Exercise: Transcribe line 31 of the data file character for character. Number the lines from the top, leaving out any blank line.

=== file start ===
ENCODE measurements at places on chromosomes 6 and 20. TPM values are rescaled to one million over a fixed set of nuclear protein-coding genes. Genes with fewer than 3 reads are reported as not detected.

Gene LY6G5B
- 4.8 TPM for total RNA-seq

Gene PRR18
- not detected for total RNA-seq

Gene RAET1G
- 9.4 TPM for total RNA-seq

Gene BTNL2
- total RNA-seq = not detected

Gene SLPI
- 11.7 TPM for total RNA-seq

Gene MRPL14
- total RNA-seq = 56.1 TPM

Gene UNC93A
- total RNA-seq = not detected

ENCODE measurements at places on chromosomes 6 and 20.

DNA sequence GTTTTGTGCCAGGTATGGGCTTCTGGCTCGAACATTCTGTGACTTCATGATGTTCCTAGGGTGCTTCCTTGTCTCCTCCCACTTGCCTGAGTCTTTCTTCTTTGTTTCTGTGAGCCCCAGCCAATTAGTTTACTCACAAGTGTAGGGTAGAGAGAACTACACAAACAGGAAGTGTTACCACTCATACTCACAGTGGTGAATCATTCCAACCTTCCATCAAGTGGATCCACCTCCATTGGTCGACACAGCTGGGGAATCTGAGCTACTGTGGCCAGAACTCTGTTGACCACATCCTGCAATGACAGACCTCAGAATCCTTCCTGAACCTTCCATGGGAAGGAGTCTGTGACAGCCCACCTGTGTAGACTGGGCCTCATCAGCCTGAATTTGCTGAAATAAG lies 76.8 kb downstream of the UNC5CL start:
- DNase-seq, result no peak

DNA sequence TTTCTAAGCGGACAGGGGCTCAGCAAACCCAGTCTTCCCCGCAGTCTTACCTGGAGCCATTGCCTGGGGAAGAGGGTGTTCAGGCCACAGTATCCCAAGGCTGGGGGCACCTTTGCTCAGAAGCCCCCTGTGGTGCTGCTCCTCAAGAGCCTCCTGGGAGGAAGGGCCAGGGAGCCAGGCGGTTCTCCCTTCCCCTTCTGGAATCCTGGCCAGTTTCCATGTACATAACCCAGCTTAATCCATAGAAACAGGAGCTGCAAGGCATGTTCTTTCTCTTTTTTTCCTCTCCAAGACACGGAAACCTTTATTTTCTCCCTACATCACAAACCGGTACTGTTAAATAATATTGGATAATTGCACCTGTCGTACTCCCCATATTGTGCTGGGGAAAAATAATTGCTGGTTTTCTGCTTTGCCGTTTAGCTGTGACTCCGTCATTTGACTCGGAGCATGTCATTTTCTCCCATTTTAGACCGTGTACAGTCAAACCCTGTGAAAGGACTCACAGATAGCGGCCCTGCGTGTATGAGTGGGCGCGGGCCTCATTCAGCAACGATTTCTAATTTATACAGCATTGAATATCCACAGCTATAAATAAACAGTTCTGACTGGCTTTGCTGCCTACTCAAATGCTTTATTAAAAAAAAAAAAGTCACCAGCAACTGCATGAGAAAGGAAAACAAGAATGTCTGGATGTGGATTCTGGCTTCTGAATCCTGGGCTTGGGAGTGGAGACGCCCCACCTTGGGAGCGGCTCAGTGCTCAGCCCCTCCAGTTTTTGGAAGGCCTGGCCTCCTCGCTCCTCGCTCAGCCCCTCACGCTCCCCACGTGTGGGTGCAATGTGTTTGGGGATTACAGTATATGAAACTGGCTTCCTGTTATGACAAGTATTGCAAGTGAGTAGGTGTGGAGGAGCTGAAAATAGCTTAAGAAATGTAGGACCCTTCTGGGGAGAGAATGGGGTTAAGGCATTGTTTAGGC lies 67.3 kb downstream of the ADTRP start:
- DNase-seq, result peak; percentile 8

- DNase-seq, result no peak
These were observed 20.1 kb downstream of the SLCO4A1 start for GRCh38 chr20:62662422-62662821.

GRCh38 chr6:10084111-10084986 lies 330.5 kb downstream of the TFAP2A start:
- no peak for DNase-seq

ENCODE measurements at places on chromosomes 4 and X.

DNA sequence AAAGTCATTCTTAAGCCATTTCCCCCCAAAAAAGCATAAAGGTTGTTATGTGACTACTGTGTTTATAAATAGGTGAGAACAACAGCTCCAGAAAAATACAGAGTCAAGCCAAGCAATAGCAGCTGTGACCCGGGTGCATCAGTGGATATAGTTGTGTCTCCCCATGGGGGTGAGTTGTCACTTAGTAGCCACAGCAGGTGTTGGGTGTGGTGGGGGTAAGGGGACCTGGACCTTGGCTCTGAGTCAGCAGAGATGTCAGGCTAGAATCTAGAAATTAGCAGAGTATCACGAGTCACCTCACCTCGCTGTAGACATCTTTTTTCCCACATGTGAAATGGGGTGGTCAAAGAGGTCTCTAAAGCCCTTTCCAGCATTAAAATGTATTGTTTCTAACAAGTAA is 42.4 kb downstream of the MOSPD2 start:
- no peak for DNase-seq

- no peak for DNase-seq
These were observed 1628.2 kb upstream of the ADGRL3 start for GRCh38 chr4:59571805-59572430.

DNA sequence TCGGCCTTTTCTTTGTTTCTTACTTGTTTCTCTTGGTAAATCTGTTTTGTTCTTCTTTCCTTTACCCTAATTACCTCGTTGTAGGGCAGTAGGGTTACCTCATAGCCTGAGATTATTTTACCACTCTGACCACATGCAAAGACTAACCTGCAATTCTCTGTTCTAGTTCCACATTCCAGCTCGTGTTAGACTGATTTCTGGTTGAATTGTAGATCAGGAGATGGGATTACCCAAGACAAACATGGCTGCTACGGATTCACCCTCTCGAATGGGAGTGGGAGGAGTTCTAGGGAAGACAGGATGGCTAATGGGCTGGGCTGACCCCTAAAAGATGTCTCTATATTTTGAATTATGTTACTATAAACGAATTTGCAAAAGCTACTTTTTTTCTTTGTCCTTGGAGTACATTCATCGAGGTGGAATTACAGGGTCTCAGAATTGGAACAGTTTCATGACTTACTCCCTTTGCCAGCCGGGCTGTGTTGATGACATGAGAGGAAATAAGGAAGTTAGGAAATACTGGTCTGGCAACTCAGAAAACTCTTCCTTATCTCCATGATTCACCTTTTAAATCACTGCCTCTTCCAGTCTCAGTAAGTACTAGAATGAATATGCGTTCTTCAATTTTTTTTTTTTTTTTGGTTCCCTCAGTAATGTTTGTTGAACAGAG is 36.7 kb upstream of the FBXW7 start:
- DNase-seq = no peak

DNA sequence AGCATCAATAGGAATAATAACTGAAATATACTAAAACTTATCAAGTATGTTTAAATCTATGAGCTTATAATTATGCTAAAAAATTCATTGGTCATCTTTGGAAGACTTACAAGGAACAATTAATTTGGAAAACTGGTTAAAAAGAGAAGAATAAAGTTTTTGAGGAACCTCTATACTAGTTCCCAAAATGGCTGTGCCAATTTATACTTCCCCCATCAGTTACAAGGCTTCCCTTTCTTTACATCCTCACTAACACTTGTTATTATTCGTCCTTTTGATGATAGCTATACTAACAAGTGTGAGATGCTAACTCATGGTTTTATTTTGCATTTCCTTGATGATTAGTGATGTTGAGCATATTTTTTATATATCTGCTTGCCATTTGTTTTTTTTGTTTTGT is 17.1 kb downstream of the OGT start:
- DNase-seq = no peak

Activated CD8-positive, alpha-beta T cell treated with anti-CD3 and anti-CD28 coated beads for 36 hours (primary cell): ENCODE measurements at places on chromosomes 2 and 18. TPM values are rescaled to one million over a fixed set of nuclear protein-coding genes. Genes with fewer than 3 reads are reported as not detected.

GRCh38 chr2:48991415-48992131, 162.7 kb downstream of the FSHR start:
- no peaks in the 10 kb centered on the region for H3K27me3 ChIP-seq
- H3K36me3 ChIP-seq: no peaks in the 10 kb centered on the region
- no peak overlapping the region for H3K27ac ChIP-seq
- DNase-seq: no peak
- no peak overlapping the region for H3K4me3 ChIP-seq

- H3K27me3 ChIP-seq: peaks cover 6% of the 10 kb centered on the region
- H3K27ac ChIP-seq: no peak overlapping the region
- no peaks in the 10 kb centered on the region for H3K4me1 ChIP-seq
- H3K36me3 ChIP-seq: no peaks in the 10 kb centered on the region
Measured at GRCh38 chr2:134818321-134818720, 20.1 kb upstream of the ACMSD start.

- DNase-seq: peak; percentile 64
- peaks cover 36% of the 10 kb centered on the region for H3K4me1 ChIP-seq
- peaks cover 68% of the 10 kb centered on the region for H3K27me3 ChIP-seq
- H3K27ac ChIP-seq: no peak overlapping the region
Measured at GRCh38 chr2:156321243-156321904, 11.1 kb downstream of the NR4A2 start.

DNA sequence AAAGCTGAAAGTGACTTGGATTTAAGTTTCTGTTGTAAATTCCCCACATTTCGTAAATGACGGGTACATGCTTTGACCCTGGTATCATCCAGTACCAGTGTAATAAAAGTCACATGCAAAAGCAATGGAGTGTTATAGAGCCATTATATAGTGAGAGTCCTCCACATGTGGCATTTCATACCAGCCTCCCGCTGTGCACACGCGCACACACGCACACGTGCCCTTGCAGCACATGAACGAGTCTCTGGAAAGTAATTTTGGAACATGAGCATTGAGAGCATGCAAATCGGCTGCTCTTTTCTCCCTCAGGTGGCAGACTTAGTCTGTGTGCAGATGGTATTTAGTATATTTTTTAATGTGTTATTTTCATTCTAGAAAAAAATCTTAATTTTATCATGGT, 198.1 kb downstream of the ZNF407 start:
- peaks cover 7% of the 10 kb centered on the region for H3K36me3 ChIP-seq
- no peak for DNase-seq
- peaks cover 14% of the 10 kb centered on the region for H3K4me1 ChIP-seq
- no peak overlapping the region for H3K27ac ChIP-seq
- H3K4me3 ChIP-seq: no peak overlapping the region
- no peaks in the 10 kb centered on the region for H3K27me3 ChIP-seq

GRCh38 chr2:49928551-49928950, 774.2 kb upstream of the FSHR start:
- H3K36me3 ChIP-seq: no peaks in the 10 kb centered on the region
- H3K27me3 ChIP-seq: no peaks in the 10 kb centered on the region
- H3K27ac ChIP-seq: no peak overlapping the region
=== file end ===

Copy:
- DNase-seq = no peak